Brain Injury Workers’ Comp Claims

Back in August, the Los Angeles Times published an article about professional athletes seeking medical care and financial damages through California’s workers’ compensation system. What for, you might wonder? In most cases, these players suffered multiple concussions and traumatic brain injuries. According to the newspaper, “brain trauma and other injuries suffered on the playing field” have resulted in thousands of claims across the state. This should come as no surprise, since the NFL and many of its former players were in the spotlight for the past several months following a consolidated brain injury lawsuit that involved more than 4,500 claims.

As we’ve reported, most of the claims came from former professional football players or their families following multiple concussions on the field, which can cause the very dangerous condition of chronic traumatic encephalopathy (CTE). In particular, former California Chargers linebacker Junior Seau was diagnosed with CTE postmortem, leading his surviving family members to file one of the first claims in California.

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If you’ve been following the NFL concussion lawsuits, then you probably know that the parties reached a settlement in late August. The thousands of players involved in the suit settled for $765 million in medical costs and research, an amount that many commentators believe was much too little compensation for the lifelong injuries associated with multiple concussions. However, there’s a new issue on the table in California: workers’ compensation for injuries sustained on the field.

Workers Compensation for Football Brain Injuries?

Can playing a professional sport make you eligible for workers’ compensation if you’re injured on the field? Many former football players hope that the answer is an affirmative one. According to the Los Angeles Times, former athletes have filed more than 4,400 workers’ compensation claims in California since 2006, a number that’s seven times higher than the number of claims over the last fifteen years.

Why do a lot of athletes files workers’ compensation claims in California? It’s a simple answer: many of them aren’t eligible to file elsewhere. After the statute of limitations has run out in other states, there’s still time to file in California. And, California is one of the only states that allows employees to file claims based on “cumulative injuries,” which occur over a longer stretch of time. Often, the most dangerous traumatic brain injuries fall into this category. The Los Angeles Times summed it up, explaining that the statute of limitations is “much less restrictive in California than in other states, and injuries suffered over an extended period, including brain trauma, are covered.” As of now, players were eligible to apply for benefits in our state even if they played for out-of-state teams, so long as they had actually competed within the borders of California.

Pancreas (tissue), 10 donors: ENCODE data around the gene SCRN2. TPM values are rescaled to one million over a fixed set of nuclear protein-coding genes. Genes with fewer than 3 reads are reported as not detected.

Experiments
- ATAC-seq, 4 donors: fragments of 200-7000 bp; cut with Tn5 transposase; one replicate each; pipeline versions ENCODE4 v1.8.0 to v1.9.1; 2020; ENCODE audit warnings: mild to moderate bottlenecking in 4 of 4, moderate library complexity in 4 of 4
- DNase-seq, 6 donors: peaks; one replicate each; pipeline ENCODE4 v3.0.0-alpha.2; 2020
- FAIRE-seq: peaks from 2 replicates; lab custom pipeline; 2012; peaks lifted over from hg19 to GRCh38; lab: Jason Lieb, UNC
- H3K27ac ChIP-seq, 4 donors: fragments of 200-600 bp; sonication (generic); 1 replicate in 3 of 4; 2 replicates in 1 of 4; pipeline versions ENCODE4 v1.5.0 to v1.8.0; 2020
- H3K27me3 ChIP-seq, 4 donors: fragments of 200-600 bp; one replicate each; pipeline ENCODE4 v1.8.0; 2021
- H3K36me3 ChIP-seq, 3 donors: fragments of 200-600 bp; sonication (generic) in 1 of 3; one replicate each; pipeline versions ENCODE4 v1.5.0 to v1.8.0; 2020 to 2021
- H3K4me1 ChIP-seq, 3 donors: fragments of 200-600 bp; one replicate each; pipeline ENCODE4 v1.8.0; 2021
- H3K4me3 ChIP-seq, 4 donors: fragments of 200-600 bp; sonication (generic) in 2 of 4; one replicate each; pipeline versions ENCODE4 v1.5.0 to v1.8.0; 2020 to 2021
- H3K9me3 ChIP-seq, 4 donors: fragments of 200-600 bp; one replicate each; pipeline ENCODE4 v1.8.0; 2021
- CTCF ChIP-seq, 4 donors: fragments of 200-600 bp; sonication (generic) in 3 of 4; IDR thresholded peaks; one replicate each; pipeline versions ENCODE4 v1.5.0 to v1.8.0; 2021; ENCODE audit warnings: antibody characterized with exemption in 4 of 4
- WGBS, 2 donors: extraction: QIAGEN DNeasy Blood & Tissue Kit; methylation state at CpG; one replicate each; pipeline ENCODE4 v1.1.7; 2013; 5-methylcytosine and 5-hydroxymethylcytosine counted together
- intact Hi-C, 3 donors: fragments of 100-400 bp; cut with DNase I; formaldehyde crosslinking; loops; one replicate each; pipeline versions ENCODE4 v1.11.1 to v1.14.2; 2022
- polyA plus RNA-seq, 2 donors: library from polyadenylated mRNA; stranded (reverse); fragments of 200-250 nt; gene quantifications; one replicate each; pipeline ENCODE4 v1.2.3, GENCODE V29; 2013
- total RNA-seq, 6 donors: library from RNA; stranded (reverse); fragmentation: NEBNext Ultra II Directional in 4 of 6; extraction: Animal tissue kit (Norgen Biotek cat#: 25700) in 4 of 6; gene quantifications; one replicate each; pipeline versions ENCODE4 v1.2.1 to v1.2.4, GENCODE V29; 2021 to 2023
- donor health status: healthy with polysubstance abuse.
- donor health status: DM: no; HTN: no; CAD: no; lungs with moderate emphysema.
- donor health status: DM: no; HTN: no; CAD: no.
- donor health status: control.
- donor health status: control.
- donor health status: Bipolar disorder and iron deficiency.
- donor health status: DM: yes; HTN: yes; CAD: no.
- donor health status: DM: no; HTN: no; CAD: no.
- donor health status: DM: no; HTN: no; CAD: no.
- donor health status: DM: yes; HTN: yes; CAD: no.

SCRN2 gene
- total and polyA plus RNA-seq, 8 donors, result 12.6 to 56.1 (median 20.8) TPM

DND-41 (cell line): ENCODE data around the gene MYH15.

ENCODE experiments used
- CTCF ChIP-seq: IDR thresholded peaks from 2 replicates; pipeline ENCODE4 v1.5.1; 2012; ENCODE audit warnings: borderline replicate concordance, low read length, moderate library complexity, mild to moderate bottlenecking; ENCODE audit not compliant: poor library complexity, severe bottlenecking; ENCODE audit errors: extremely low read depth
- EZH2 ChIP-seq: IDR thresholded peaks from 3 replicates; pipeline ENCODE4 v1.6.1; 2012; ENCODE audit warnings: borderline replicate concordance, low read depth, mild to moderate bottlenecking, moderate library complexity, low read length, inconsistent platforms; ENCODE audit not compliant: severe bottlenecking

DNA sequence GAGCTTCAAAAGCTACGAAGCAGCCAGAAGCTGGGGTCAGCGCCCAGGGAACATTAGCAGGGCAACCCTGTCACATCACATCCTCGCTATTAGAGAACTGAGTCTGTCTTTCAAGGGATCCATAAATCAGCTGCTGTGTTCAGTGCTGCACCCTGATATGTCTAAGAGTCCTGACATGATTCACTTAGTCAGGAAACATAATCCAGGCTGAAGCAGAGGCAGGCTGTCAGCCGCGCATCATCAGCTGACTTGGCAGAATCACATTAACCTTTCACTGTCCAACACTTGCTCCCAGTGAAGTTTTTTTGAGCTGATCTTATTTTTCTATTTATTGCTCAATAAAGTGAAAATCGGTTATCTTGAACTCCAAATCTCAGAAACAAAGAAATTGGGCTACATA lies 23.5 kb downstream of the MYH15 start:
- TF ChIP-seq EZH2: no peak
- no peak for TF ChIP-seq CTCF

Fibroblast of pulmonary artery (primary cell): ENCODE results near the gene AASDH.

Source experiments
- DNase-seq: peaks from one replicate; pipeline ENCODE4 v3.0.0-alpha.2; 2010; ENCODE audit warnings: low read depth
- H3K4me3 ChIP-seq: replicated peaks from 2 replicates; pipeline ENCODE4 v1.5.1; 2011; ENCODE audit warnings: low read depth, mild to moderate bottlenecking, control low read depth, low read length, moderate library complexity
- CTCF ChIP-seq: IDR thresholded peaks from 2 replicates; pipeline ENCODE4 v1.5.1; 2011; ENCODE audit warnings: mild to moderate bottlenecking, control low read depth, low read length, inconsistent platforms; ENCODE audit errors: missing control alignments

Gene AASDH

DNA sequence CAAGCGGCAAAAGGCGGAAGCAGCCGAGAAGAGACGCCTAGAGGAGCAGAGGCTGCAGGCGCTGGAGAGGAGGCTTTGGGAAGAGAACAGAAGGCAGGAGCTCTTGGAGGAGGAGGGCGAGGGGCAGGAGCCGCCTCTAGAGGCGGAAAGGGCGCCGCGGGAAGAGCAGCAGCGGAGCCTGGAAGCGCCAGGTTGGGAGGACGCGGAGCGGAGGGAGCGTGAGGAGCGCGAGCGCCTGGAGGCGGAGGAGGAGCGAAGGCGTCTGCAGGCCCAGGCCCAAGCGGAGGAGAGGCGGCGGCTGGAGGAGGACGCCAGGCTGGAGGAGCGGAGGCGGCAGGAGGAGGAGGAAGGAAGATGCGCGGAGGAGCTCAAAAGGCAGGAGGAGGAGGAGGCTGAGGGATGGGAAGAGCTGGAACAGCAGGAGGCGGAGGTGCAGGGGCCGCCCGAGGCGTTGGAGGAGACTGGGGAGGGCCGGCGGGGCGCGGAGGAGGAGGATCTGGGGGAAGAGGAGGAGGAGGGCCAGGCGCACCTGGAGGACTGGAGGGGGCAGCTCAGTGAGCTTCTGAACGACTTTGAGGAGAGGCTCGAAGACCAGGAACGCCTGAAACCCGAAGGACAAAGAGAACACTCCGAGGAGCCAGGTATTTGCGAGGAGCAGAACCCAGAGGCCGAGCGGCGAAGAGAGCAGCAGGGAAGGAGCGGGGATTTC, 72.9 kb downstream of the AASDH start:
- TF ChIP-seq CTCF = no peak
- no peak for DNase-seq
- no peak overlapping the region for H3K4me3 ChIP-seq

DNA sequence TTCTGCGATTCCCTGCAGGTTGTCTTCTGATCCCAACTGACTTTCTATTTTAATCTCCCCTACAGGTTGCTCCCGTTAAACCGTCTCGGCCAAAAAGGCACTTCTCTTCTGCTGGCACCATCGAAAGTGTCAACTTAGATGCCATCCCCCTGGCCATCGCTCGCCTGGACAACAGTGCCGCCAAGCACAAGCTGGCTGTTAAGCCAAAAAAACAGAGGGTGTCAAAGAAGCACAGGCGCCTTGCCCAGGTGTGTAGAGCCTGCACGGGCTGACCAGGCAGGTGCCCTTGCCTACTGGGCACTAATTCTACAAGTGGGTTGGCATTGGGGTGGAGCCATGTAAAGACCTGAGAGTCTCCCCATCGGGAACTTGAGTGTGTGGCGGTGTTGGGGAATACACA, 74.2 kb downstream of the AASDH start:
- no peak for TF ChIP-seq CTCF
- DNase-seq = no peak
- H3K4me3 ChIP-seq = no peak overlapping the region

As a result of these claims, the NFL and five other pro sports leagues, according to the Los Angeles Times, have “lobbied for state legislation that would bar athletes who played for out-of-state teams from filing in California.” In short, these professional sports leagues are attempting to drastically limit their liability for injuries sustained on the field or on the court. How are they doing it? They have backed a bill, AB 1309, which would prevent most of these players from making claims in the state of California.

Details of the Bill, AB 1309

In short, the bill would “bar athletes who played for out-of-state teams from filing claims here,” reported the Los Angeles Times. In addition, it would bar workers’ compensation claims from “California-based athletes who played fewer than two seasons in the state.” In other words, the bill would greatly restrict workers’ compensation claims when it comes to professional athletes.

Right now, it’s a waiting game. In mid-September, the bill received final approval from the state Legislature, and it was sent to Governor Jerry Brown for a final review. Governor Brown has until October 13 to either sign or veto the bill. Advocates for the former players worry that the bill, if it’s signed, will “leave hundreds, if not thousands, of former players with serious medical conditions with no options to seek financial or medical help from the teams that employed them.”

Have you been injured while playing a professional sport? If you have suffered a traumatic brain injury after enduring multiple concussions or other serious injuries on the field, it’s important to speak to an experienced brain injury lawyer as soon as possible. You may be eligible for compensation. Contact the dedicated attorneys at the Walton Law Firm today to discuss your case.

Photo Credit: Mr. Hernonymous via Compfight cc

See Related Blog Posts:

NFL Concussion Lawsuit Reaches Settlement

NFL Helmet Manufacturer Faces Brain Injury Claim in California

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